In 1986, an ambitious young United States Attorney named Jefferson Beauregard Sessions III was denied a seat on the federal bench because of his own deep-seated hostility to the very notion of civil rights. As a federal prosecutor, Sessions conducted a tenuous criminal investigation into voting rights advocates that registered African-Americans to vote -- an investigation that culminated in an unsuccessful prosecution against a former aide to Dr. Martin Luther King, Jr. He once quipped that he "used to think [the KKK] were OK" until he found out some of them were "pot smokers;" and he routinely referred to an African-American attorney who worked for him as "boy" -- even once warning that attorney to "be careful what you say to white folks" after Sessions overheard him chastising a white secretary.
Moreover, Sessions remains unrepentant for these incidents, although he did reluctantly concede at his confirmation hearing that it "probably was wrong" when he attacked the NAACP as an "un-American" and "Communist-inspired" organizations that "forced civil rights down the throats of people." Watch:
Twenty-three years later, Sessions is the highest ranking Republican on the Senate Judiciary Committee; and he is the architect of a right-wing campaign which claims that Sotomayor's past service on the board of the Puerto Rican Legal Defense and Education Fund (PRLDEF) makes her unsuitable for the bench. Last week, Sessions claimed that this mainstream civil rights organization took "extreme" positions in litigation. This week, Sessions clarified this remark in an interview with Fox News, explaining that he is concerned that PRLDEF "brought several race discrimination lawsuits for minorities."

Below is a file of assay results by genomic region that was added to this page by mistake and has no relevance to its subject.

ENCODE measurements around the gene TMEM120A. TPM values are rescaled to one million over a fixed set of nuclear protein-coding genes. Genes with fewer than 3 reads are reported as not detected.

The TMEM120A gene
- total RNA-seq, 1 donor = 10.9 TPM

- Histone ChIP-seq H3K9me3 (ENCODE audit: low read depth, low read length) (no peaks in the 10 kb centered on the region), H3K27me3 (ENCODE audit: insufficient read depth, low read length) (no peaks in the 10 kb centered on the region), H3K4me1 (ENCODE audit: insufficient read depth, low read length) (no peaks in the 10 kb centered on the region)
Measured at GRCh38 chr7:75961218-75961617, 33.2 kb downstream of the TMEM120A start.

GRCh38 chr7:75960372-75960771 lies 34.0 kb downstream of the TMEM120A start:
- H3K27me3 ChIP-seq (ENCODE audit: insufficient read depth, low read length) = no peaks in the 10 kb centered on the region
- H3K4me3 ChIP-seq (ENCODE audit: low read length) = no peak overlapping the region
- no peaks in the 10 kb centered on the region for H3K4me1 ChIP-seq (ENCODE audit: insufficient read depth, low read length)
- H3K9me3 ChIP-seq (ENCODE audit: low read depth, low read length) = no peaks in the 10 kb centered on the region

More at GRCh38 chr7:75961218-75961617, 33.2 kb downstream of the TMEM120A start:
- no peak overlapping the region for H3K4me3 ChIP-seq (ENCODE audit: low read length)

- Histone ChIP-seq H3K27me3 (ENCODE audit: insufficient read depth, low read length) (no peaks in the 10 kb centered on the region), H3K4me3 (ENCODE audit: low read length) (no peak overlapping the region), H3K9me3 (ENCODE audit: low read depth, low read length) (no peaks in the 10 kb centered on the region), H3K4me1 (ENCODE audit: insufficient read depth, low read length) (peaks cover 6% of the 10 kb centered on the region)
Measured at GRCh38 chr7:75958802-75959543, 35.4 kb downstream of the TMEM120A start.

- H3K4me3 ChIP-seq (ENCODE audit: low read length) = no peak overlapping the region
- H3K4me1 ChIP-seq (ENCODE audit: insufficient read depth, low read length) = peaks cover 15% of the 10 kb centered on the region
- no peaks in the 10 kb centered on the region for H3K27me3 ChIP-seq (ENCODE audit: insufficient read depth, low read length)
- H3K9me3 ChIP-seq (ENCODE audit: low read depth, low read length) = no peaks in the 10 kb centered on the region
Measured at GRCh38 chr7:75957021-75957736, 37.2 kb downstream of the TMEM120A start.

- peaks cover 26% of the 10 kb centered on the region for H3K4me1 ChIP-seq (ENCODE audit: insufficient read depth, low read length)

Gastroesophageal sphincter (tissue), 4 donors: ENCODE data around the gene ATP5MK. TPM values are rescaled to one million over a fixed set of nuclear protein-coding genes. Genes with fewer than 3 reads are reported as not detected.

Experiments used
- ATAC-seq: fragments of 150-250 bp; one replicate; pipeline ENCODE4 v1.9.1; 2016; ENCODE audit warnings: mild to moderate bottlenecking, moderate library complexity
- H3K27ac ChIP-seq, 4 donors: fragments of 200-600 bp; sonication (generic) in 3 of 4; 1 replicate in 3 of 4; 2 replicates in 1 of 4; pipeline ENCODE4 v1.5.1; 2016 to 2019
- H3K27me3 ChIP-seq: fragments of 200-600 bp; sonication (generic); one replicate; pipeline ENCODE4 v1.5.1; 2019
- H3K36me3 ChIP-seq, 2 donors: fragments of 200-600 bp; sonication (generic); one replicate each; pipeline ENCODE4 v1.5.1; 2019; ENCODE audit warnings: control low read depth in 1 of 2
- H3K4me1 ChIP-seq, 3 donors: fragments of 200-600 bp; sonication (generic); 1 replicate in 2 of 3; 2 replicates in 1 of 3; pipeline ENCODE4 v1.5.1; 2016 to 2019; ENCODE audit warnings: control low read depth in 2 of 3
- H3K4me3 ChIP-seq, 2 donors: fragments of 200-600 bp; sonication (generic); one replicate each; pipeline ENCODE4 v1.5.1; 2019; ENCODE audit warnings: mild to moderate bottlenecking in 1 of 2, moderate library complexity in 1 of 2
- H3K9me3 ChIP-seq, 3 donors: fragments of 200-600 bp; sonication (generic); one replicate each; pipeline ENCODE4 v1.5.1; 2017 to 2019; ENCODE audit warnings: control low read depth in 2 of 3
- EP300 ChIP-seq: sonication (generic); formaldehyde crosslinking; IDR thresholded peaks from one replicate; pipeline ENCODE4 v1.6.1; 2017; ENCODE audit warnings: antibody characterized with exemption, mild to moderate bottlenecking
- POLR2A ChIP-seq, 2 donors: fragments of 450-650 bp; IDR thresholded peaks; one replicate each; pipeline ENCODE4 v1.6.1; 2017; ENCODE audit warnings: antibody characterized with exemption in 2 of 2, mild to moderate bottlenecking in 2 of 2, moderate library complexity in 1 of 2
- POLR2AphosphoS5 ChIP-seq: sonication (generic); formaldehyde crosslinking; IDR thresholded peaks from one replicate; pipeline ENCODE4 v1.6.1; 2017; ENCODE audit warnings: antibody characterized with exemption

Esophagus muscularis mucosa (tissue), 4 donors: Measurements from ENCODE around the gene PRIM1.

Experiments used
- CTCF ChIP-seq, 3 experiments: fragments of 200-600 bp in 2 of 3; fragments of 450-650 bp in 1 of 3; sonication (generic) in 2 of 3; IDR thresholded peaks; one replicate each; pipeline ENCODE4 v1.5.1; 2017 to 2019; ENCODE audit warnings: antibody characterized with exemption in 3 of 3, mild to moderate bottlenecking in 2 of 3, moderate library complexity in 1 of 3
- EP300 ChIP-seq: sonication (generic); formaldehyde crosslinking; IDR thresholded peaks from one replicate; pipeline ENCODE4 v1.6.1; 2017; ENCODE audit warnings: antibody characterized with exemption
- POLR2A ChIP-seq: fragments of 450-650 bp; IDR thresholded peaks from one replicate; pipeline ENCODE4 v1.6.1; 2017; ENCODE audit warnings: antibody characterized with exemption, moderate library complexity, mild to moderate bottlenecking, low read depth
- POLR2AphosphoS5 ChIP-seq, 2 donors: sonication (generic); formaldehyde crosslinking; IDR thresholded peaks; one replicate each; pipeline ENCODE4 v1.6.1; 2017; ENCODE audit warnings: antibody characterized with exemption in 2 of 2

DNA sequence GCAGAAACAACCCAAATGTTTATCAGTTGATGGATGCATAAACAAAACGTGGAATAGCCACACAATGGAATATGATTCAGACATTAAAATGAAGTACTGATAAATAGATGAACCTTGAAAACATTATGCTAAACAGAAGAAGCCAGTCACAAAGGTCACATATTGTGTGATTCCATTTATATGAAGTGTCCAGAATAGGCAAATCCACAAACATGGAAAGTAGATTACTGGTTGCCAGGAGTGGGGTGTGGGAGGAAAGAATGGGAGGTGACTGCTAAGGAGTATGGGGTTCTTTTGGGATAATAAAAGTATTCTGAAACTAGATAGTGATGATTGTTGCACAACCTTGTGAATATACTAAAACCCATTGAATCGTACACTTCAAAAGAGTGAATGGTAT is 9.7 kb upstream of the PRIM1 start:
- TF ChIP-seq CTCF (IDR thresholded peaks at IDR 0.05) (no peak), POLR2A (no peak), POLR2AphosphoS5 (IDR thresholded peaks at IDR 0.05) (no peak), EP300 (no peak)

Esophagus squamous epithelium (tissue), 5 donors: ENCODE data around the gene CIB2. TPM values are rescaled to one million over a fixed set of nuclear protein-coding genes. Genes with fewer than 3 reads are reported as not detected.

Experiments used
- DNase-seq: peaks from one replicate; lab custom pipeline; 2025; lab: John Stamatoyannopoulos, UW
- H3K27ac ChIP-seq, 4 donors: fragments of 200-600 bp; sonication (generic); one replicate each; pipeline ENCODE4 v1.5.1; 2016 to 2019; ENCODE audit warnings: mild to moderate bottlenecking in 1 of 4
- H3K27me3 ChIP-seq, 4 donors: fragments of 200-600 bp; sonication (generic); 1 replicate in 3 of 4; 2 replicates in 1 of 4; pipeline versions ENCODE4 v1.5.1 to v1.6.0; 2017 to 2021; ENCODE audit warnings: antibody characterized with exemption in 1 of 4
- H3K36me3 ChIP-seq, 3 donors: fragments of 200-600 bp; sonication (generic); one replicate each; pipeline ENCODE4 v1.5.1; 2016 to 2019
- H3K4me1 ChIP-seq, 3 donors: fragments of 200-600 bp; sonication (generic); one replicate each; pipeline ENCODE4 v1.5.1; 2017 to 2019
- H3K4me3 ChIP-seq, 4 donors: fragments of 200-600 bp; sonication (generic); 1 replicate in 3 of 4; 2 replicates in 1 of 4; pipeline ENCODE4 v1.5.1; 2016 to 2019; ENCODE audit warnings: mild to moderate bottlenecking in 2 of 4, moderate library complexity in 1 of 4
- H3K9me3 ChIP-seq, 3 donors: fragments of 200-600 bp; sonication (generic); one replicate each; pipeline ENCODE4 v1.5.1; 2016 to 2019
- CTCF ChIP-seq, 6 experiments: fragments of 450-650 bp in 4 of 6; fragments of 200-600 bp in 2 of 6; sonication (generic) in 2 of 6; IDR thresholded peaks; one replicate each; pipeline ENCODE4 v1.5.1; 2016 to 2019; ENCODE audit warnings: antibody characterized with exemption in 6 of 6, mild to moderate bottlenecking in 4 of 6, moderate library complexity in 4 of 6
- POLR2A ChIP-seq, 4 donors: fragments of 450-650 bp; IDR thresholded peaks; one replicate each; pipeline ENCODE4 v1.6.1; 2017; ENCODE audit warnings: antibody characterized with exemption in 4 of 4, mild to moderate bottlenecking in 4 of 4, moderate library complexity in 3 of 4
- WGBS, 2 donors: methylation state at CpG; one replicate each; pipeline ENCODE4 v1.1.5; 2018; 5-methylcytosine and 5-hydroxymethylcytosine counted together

Sessions' assault on Sotomayor and PRLDEF has largely been met with skepticism -- New York Mayor Michael Bloomberg, for example, commented that "[o]nly in Washington could someone's many years of volunteer service to a highly regarded nonprofit organization that has done so much good for so many be twisted into a negative" -- and its puzzling that conservatives permitted Sessions to be the public face of their opposition to the first Latina nominated to the Supreme Court. Sessions' anti-PRLDEF campaign is not only baseless; it is reminiscent of his decades-old comments about the NAACP that kept him off the federal bench years ago.
Indeed, given Sessions' long history of baseless assaults on civil rights and civil rights organizations, one has to wonder whether conservatives chose him as their leading voice on Sotomayor because they fundamentally agree with his lifelong stance on race. Once thing is clear, however, America has changed a lot since 1986, but Jefferson Beauregard Sessions III remains exactly the same.